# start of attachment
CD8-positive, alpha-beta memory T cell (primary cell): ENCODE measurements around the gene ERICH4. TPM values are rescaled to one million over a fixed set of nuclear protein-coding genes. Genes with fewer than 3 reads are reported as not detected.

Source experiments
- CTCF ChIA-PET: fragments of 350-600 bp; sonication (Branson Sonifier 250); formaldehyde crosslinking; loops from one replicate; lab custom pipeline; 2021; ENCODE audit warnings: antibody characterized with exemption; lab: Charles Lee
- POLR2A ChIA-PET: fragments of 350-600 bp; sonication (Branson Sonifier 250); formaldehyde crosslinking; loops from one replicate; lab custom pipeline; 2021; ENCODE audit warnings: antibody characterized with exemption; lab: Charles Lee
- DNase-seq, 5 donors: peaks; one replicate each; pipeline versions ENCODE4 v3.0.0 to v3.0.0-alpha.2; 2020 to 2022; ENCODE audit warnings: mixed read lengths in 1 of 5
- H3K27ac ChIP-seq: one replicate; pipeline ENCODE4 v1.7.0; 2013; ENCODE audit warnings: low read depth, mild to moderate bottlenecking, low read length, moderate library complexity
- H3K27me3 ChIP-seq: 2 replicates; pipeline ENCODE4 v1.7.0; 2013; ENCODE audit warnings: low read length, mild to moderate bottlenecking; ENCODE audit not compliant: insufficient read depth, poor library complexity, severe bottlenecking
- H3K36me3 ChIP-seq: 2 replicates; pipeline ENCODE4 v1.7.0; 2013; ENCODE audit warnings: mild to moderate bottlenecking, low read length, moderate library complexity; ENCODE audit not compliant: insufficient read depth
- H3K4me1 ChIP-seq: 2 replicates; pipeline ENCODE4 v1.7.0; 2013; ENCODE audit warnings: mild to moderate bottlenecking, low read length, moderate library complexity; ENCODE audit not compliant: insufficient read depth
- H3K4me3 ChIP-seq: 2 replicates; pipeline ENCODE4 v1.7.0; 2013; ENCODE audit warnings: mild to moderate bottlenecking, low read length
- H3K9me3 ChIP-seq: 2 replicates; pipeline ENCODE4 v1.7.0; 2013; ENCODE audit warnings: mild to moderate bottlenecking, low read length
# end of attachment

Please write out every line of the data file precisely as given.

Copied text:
CD8-positive, alpha-beta memory T cell (primary cell): ENCODE measurements around the gene ERICH4. TPM values are rescaled to one million over a fixed set of nuclear protein-coding genes. Genes with fewer than 3 reads are reported as not detected.

Source experiments
- CTCF ChIA-PET: fragments of 350-600 bp; sonication (Branson Sonifier 250); formaldehyde crosslinking; loops from one replicate; lab custom pipeline; 2021; ENCODE audit warnings: antibody characterized with exemption; lab: Charles Lee
- POLR2A ChIA-PET: fragments of 350-600 bp; sonication (Branson Sonifier 250); formaldehyde crosslinking; loops from one replicate; lab custom pipeline; 2021; ENCODE audit warnings: antibody characterized with exemption; lab: Charles Lee
- DNase-seq, 5 donors: peaks; one replicate each; pipeline versions ENCODE4 v3.0.0 to v3.0.0-alpha.2; 2020 to 2022; ENCODE audit warnings: mixed read lengths in 1 of 5
- H3K27ac ChIP-seq: one replicate; pipeline ENCODE4 v1.7.0; 2013; ENCODE audit warnings: low read depth, mild to moderate bottlenecking, low read length, moderate library complexity
- H3K27me3 ChIP-seq: 2 replicates; pipeline ENCODE4 v1.7.0; 2013; ENCODE audit warnings: low read length, mild to moderate bottlenecking; ENCODE audit not compliant: insufficient read depth, poor library complexity, severe bottlenecking
- H3K36me3 ChIP-seq: 2 replicates; pipeline ENCODE4 v1.7.0; 2013; ENCODE audit warnings: mild to moderate bottlenecking, low read length, moderate library complexity; ENCODE audit not compliant: insufficient read depth
- H3K4me1 ChIP-seq: 2 replicates; pipeline ENCODE4 v1.7.0; 2013; ENCODE audit warnings: mild to moderate bottlenecking, low read length, moderate library complexity; ENCODE audit not compliant: insufficient read depth
- H3K4me3 ChIP-seq: 2 replicates; pipeline ENCODE4 v1.7.0; 2013; ENCODE audit warnings: mild to moderate bottlenecking, low read length
- H3K9me3 ChIP-seq: 2 replicates; pipeline ENCODE4 v1.7.0; 2013; ENCODE audit warnings: mild to moderate bottlenecking, low read length